Will Electric Vehicles Be Viable? When?

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Just_a_fan
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Re: Will Electric Vehicles Be Viable? When?

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Of course, not all of these clever new trucks are what they seem to be:
Hindenburg said the truck was “towed to the top of a hill on a remote stretch of road and simply filmed it rolling down the hill.” It was then used in a video, which Nikola said was created by a third party, in which the truck appeared to be driving on its own propulsion on flat roads.
https://www.cnbc.com/2020/09/14/nikola- ... laims.html

Ooops! Best not to get caught doing that sort of thing. :wink: :lol:
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nzjrs
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Re: Will Electric Vehicles Be Viable? When?

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Some new? Real world data on phev efficiency https://www.bbc.com/news/science-environment-54170207

Brake Horse Power
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Re: Will Electric Vehicles Be Viable? When?

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Actually they say real world reduction of emission is a third.. Which is pretty good I think.

People who actually believe or allow them to put 75% on paper are just ignorant.

Greg Locock
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Re: Will Electric Vehicles Be Viable? When?

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I'd have thought PHEV efficiency was fairly easy to measure. Camry hybrid vs proper engine Camry (incidentally if that was the car I'd wanted I'd get the PHEV). Sure you can argue about the CO2 intensity of the electricity, but those numbers are known. In Germany a PHEV makes little sense, in Norway it makes some sense but not as low as BEV, if CO2 emissions bother you. Which they don't, in my case.

Brake Horse Power
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Even on grid mix batteries make sense. Germany has 46% percent renewables. Their carbon intensity however is still relatively high at 400gr/kWh because the other 50% is mainly coal powered power stations. Thought these do around 800 gr/ kWh. Brown coal is even worse.

Besides the grid mix, my BEV recovers 5kWh every 100km. I presume a Phev is able to do much of that as well. So only that reduces fuel consumption already a lot.

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Andres125sx
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Re: Will Electric Vehicles Be Viable? When?

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Just_a_fan wrote:
Thu Sep 17, 2020 5:54 pm
Of course, not all of these clever new trucks are what they seem to be:
Hindenburg said the truck was “towed to the top of a hill on a remote stretch of road and simply filmed it rolling down the hill.” It was then used in a video, which Nikola said was created by a third party, in which the truck appeared to be driving on its own propulsion on flat roads.
https://www.cnbc.com/2020/09/14/nikola- ... laims.html

Ooops! Best not to get caught doing that sort of thing. :wink: :lol:
This is bad news, not because of the truck, but because of their announcement about their new battery with double energy density and half the price. I was eager to see if their claims are true or not, but now I guess my expectations have dropped significantly...

They will show it in their motor show in 3rd-4th december

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Phil
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Re: Will Electric Vehicles Be Viable? When?

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Andres125sx wrote:
Sun Jul 19, 2020 11:56 am
Then he goes on. The part where I finally unsubscribed was the environement part.... when he does not even touch the environement part but analyse a simple marketing point of view :shock: . His argument is, since manufacturers sell a 10% of EV and a 90% of ICE, it´s more efficient to improve ICE. Yeah but, who said that percentage will remain in next years? If he´s really analysing the environmental point of view.... shouldn´t he at least mention the toxic substances and emissions?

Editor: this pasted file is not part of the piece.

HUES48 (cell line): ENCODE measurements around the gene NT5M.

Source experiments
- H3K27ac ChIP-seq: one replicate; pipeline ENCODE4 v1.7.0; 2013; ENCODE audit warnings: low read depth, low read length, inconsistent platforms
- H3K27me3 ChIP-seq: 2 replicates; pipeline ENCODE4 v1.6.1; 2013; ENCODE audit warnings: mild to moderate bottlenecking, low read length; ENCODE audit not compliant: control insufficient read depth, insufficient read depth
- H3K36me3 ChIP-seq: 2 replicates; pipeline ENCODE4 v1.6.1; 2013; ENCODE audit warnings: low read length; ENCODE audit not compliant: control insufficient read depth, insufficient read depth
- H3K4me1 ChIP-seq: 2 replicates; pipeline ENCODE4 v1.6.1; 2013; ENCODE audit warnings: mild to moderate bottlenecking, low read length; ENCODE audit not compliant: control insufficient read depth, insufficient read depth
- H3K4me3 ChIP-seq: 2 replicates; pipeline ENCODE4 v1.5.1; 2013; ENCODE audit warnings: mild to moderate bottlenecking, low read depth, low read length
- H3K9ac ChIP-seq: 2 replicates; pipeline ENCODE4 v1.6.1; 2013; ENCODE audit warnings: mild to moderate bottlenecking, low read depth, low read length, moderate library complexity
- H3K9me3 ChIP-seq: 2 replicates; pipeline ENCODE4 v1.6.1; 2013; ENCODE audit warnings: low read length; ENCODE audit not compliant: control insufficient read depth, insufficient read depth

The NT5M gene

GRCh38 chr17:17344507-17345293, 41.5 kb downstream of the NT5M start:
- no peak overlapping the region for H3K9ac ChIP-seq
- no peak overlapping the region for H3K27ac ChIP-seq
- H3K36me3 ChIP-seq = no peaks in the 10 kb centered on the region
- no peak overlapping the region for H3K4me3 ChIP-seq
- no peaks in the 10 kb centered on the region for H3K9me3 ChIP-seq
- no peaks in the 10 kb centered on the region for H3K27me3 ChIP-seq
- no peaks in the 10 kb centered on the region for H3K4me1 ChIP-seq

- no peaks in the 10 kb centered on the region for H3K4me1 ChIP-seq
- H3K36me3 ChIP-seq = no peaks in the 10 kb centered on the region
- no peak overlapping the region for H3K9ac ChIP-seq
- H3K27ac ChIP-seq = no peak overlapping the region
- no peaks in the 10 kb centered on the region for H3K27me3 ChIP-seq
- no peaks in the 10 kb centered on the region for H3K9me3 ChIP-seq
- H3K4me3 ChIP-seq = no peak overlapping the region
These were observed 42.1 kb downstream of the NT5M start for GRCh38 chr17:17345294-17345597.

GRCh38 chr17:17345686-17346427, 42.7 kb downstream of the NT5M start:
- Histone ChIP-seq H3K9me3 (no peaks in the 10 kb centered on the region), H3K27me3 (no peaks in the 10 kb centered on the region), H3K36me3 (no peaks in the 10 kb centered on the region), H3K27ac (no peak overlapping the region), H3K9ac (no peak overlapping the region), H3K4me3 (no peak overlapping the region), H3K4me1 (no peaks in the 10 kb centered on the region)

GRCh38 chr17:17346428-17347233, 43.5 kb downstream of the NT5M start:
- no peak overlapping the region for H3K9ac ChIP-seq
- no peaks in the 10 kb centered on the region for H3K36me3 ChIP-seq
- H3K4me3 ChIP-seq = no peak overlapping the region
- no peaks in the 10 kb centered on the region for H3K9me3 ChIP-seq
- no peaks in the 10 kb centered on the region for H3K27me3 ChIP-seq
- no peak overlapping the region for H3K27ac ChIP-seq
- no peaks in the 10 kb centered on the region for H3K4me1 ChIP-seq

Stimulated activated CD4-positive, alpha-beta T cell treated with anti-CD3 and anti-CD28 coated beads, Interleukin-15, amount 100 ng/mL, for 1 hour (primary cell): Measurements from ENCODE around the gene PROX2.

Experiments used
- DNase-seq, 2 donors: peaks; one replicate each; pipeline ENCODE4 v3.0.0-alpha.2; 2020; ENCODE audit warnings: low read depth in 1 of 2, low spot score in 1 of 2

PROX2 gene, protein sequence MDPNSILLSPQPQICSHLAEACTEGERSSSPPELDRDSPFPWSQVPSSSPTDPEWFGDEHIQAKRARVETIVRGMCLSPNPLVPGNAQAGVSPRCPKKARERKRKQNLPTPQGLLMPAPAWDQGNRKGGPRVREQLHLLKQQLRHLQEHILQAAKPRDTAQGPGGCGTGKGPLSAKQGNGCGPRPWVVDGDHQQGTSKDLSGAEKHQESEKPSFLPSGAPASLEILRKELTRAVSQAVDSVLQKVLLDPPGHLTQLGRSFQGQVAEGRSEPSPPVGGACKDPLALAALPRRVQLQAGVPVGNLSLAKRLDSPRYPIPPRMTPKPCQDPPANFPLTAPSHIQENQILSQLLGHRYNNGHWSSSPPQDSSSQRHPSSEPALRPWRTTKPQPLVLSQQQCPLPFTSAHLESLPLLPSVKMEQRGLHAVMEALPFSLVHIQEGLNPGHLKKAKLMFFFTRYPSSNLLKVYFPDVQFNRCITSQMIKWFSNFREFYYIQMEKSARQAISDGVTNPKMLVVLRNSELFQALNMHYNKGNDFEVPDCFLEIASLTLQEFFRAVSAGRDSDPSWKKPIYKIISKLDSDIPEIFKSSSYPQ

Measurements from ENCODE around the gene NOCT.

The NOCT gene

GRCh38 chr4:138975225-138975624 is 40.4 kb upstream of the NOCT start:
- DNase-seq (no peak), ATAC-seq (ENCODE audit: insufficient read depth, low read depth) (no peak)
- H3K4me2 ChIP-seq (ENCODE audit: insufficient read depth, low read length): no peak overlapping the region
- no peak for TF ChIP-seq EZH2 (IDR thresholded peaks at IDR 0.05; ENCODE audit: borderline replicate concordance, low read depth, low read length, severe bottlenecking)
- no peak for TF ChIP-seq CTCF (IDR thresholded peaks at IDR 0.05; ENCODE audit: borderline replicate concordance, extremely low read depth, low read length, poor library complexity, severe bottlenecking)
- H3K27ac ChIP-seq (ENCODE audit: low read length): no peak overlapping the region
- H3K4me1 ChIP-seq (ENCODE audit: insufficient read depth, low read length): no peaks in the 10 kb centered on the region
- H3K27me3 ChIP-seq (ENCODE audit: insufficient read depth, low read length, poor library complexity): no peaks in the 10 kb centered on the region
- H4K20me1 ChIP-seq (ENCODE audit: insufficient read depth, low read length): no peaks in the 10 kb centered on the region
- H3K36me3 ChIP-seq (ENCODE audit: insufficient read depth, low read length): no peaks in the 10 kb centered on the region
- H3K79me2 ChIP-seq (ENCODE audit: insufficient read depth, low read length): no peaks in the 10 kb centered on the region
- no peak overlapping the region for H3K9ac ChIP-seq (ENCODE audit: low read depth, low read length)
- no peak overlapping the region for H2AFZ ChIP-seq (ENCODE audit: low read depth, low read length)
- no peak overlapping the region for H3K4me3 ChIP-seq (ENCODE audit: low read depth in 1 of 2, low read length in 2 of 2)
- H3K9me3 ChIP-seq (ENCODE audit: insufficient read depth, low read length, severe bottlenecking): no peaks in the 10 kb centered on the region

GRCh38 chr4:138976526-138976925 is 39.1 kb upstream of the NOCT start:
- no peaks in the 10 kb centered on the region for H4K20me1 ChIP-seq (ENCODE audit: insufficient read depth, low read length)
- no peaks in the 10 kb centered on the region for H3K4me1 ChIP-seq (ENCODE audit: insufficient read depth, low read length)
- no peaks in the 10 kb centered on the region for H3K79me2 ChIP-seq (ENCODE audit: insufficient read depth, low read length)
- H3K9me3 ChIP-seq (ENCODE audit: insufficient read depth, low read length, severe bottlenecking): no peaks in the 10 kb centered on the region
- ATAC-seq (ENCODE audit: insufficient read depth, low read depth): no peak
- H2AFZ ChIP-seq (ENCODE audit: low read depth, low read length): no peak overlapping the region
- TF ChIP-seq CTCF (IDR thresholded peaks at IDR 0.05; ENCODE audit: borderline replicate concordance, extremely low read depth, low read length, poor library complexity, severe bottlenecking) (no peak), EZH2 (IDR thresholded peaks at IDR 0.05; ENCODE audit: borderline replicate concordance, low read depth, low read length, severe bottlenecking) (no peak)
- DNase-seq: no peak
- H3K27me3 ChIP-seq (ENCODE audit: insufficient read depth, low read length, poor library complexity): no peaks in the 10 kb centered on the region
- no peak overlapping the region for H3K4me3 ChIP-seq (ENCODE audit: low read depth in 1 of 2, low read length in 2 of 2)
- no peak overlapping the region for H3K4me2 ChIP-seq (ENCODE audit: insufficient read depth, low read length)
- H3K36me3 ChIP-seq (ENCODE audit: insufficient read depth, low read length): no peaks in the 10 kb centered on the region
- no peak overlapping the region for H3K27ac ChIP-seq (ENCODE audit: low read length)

He addressed the elephant in the room: economic viability. It's about the manufacturers and finding the right incentives. That EVs make out a small fraction of total sold cars is a reality and will continue to be a reality for the next decades. Therefore, from the POV of a car manufacturer, it's more efficient to invest in optimizing ICEs (because they've been inherently inefficient for years, thus still have room for improvement) and this investment also has a more positive effect on the overall environment because the smaller improvements there carry more weight in sheer numbers than the few EVs that are being sold.

Investing into future technologies (EVs) is expensive, not all car manufacturers can afford. He also mentions that price point is very important and crucial and in some markets, it's just not viable to invest into EV technology (yet).

Of course for EV manufacturers, it's great to improve the technology, get batteries smaller, increase energy density etc. They are selling their cars on this premise. For most car manufacturers that either don't have EVs yet or don't sell a lot of them, it becomes a question of where to invest into. ICE cars will continue to be sold and governments will continue to enforce lower emission thresholds, forcing ICE manufacturers to increase efficiency.
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Greg Locock
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Re: Will Electric Vehicles Be Viable? When?

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You get a much bigger CO2 benefit if you move somebody from driving a truck or SUV to driving a Prius, than you do from getting the Prius driver into an EV, in many regions.

Jolle
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Re: Will Electric Vehicles Be Viable? When?

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Phil wrote:
Fri Sep 18, 2020 1:12 pm
Andres125sx wrote:
Sun Jul 19, 2020 11:56 am
Then he goes on. The part where I finally unsubscribed was the environement part.... when he does not even touch the environement part but analyse a simple marketing point of view :shock: . His argument is, since manufacturers sell a 10% of EV and a 90% of ICE, it´s more efficient to improve ICE. Yeah but, who said that percentage will remain in next years? If he´s really analysing the environmental point of view.... shouldn´t he at least mention the toxic substances and emissions?
He addressed the elephant in the room: economic viability. It's about the manufacturers and finding the right incentives. That EVs make out a small fraction of total sold cars is a reality and will continue to be a reality for the next decades. Therefore, from the POV of a car manufacturer, it's more efficient to invest in optimizing ICEs (because they've been inherently inefficient for years, thus still have room for improvement) and this investment also has a more positive effect on the overall environment because the smaller improvements there carry more weight in sheer numbers than the few EVs that are being sold.